Now this is more like it. This thriller was indeed that and more. Just because I raced through this in one feverish afternoon and early evening does not mean that I skimmed the thing. Many times I had to go back and re-read a passage, not because it was unclear or convoluted, but because the writing was so damned dazzling.
Rachel is a drunk. Her husband left her for another woman. Divorced, a friend has taken her in. She lost her job months ago when she insulted a client during an especially wine-soaked lunch, but cannot bring herself to tell her flatmate (or truly face it herself) so she takes the train to and from London every day, as if she were still punching the clock. The train she rides goes past the house she shared with her ex-husband; indeed, he lives there still with his new wife and their infant daughter. Rachel not only keeps an eye on them as the train trundles past but also on a couple a few doors down, concocting stories in her head about who they are and the charmed life she believes them to live. When the wife goes missing, she feels she knows enough about them to insinuate herself into the investigation.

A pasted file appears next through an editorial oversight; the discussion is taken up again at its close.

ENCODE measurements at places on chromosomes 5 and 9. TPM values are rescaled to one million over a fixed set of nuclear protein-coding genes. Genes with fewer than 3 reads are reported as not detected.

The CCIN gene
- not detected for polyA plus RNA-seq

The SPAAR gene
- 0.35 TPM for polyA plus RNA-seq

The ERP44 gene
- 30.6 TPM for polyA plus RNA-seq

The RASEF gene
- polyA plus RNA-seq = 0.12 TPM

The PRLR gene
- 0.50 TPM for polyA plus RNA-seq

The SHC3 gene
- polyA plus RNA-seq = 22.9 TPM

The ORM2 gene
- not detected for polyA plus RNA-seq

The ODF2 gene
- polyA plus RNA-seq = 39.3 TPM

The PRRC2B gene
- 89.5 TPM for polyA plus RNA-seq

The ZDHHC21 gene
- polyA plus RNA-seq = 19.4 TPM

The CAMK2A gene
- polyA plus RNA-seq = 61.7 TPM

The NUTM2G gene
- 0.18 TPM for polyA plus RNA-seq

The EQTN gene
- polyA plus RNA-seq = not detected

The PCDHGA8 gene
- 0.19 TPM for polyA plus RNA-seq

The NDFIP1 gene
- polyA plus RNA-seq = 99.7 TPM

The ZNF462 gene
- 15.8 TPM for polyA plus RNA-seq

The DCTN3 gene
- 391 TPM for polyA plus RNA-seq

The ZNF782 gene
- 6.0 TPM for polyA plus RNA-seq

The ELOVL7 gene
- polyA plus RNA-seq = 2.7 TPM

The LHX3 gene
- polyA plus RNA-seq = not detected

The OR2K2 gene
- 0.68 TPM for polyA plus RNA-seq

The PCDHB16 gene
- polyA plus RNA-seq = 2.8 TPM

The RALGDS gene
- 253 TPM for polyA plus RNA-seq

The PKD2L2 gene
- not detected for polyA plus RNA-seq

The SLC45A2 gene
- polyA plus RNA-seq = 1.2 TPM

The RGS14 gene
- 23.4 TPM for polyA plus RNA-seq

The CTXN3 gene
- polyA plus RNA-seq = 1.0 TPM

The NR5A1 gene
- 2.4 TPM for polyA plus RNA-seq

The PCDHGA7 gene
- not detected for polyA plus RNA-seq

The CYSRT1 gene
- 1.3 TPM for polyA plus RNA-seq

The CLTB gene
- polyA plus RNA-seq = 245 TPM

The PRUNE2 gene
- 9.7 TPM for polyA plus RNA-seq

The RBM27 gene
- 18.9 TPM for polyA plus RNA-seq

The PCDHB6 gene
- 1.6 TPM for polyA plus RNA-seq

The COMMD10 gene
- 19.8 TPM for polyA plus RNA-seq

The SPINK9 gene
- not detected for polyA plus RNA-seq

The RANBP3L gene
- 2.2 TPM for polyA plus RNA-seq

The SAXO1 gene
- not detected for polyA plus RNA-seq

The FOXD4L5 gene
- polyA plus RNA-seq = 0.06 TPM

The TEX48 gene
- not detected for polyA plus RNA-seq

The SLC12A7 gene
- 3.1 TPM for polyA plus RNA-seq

How much better life must have been for jealous drunks before emails and texts and mobile phones, before all this electronica and the traces it leaves.
I will not spoil anything here, I feel strongly that it’s worth going into more blind than not. I will say that Rachel’s trajectory was fascinating and complex, with the queasiness, breathlessness and unreliable memory a couple of bottles of wine or several canned gin and tonics can bring. A solid debut.